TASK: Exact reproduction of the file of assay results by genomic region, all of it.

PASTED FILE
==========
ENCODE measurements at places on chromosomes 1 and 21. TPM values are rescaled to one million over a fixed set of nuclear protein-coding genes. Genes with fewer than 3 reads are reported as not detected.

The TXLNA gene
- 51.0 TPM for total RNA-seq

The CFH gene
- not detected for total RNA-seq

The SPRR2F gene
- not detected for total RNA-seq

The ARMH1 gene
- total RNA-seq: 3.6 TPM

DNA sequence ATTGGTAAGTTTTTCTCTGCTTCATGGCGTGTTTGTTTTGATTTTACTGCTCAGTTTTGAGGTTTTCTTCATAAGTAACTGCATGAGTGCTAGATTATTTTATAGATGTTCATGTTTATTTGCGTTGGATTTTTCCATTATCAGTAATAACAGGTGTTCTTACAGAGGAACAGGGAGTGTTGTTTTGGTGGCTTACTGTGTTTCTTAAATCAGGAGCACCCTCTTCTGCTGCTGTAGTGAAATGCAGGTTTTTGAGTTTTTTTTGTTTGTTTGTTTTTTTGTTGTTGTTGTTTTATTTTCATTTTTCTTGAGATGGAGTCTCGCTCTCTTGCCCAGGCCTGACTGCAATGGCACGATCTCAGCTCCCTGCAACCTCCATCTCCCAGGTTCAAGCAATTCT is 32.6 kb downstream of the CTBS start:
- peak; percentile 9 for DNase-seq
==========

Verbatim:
ENCODE measurements at places on chromosomes 1 and 21. TPM values are rescaled to one million over a fixed set of nuclear protein-coding genes. Genes with fewer than 3 reads are reported as not detected.

The TXLNA gene
- 51.0 TPM for total RNA-seq

The CFH gene
- not detected for total RNA-seq

The SPRR2F gene
- not detected for total RNA-seq

The ARMH1 gene
- total RNA-seq: 3.6 TPM

DNA sequence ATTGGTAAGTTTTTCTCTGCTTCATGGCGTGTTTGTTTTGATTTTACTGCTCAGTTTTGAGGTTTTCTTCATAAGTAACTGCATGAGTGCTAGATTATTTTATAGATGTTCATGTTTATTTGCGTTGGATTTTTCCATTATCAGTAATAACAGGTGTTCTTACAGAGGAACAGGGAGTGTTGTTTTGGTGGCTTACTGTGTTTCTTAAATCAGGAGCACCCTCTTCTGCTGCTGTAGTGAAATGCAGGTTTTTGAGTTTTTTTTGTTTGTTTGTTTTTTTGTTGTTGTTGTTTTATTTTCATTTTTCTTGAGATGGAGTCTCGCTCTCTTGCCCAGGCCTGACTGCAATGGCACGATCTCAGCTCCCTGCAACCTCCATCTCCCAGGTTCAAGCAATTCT is 32.6 kb downstream of the CTBS start:
- peak; percentile 9 for DNase-seq